We hold that the oral testimony as to the actual operations was admissible and that it was properly considered by the trial court. We must, of course, make our own findings and conclusions, giving deference to the trial court, primarily on matters of credibility. On the latter phase it is obvious that he believed the testimony of Mr. Peterson and we see no reason why we should not do so. Considering the testimony as a whole, it appears that both of the parties to the contract intended that plaintiff should simply bring in his crusher (with no blending or mixing machinery), set it up, and receive and crush the rock on the settings and to the sizes directed by Tetyak; that the latter would take the crushed rock direct from the crusher and attempt by his own operations to meet the gradation (and other) requirements of the specifications. In fact it clearly appears that plaintiff's crusher, without a "Pug Mill" or some similar device, was simply not equipped to produce the completed product and that Tetyak, from his early investigations, knew that fact. He had a "mixer" on the job before plaintiff was ever consulted or employed. Plaintiff merely had and operated an ordinary rock crusher, as Tetyak and Peterson knew, which would not do the complete job on this difficult type of rock. Any other construction would simply mean that plaintiff had been led into a trap, from which he had no means of escape. We find and conclude that, on the evidence as a whole and according to the real intent of the parties, plaintiff performed his part of the contract.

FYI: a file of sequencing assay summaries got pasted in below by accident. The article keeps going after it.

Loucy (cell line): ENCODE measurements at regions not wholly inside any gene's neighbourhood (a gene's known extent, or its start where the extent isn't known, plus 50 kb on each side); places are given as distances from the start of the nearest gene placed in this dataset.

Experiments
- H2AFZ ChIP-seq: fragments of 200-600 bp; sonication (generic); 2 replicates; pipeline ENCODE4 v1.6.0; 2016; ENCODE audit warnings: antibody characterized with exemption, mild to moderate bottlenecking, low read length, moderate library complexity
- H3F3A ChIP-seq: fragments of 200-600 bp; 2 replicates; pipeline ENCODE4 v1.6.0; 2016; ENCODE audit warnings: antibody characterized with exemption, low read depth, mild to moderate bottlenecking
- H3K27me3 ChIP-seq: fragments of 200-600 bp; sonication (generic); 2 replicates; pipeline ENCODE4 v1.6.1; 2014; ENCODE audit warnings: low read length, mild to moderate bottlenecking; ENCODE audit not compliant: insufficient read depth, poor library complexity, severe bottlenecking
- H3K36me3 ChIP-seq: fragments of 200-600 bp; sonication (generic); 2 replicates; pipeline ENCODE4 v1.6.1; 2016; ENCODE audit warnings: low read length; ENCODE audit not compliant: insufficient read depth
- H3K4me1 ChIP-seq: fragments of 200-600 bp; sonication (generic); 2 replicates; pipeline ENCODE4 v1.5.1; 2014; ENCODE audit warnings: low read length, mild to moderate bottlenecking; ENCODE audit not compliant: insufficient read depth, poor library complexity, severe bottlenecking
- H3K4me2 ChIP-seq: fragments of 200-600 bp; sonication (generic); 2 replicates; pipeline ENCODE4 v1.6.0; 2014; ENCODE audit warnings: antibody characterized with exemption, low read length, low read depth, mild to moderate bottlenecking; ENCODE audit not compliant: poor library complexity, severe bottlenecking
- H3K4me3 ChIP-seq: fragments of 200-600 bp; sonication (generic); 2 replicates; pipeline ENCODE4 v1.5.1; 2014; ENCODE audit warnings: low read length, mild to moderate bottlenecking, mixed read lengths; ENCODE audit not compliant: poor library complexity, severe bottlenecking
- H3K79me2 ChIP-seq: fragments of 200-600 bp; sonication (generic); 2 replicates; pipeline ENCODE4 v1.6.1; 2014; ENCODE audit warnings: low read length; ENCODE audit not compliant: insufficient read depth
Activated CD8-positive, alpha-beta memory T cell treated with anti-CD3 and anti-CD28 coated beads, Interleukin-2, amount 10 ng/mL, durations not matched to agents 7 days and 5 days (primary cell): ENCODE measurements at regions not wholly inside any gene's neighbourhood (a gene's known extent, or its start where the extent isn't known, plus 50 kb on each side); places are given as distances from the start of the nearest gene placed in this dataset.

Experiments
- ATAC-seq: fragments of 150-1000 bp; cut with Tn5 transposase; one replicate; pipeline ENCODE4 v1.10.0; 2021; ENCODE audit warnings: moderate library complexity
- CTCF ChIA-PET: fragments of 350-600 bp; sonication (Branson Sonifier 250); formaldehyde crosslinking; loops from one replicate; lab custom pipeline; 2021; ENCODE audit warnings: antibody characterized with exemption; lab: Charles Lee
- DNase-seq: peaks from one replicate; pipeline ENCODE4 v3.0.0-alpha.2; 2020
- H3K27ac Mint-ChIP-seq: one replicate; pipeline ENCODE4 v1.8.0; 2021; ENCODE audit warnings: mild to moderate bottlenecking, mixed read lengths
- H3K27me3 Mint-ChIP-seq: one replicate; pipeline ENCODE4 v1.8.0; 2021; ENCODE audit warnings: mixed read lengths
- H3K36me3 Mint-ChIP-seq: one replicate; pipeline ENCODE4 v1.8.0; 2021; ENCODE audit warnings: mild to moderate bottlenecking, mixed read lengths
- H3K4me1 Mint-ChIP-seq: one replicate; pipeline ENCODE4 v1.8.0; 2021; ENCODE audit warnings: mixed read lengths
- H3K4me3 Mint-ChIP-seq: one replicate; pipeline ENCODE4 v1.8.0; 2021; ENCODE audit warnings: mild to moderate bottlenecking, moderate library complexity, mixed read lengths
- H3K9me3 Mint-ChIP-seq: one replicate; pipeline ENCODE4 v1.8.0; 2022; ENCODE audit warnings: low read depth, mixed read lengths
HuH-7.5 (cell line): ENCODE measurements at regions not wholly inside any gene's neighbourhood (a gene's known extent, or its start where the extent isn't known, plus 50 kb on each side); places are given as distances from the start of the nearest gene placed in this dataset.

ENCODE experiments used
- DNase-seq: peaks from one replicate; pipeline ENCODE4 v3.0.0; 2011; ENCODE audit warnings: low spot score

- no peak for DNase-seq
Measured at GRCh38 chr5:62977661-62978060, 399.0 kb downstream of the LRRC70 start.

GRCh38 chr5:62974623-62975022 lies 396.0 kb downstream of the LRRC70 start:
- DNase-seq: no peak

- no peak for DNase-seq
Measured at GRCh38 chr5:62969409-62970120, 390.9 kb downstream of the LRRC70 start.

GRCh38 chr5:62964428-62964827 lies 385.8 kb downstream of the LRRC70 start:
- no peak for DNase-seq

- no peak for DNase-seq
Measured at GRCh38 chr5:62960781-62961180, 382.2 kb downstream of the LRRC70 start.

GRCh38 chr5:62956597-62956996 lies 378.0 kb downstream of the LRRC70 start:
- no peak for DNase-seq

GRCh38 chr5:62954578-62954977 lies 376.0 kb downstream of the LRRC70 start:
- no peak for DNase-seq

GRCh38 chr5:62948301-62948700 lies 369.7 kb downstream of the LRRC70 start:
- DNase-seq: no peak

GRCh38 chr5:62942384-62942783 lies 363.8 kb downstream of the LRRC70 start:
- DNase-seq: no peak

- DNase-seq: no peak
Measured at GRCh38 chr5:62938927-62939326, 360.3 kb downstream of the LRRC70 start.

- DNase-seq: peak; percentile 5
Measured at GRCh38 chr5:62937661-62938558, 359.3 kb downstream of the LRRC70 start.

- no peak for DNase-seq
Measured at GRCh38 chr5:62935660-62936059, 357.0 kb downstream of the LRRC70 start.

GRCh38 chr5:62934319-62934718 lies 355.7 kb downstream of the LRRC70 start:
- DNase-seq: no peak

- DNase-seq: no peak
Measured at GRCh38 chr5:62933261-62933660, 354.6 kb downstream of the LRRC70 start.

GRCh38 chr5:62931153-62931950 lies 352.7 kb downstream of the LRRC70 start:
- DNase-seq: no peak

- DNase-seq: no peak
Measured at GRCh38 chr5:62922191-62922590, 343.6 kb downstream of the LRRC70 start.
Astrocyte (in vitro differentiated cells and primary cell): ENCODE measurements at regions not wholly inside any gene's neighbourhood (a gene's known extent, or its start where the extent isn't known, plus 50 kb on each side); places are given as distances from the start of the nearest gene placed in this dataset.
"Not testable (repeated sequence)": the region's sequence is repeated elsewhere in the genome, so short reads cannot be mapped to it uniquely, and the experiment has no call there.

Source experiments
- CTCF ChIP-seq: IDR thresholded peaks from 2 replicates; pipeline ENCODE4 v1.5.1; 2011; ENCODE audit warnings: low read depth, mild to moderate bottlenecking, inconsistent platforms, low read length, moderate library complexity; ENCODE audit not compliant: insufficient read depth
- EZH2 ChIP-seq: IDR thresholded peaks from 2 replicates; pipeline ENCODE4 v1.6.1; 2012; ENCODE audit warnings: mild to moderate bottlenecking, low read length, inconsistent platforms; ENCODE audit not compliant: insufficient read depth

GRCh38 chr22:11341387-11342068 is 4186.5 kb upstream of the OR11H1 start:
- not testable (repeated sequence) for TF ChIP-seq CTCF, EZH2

Moreover, the conclusions just stated are substantially compelled by the actual construction placed upon the contract by the parties themselves, both prior to and during the entire period of operations. Some question has been raised as to Peterson's authority to "change" the contract. It is true that he was not an officer of Tetyak and he was never designated as one to make any changes, but in our view he was not changing the contract, as we have construed it. He was merely carrying out a course of conduct instituted by Tetyak himself in the first instance, and continued with the full acquiescence of Tetyak on his *862 various trips to the project; we may certainly infer that Tetyak knew of everything that was being done. Peterson specifically tried over a period of time to get Tetyak to buy and bring in dolomite rock dust to meet the difficulties. Also, except for the occasions of Tetyak's visits, Peterson was the one person in sole charge. He directed the crushing of the sizes and he (and Tetyak) accepted the crushed gravel as a performance of the contract according to the original intent of the parties. He was certainly authorized to do that, since he and Tetyak and plaintiff had frequently consulted on that matter. It was not necessary that there should be a new consideration for a new contract, for there was no new contract. We hold that plaintiff was entitled to recover on the written contract as pleaded and as we have interpreted it. The fact that the price of 41 cents per ton for crushing was continued is, to some extent, corroboratory of the fact that the parties were not attempting to change the original contract, but merely to perform it as agreed, and to make and accept the performance.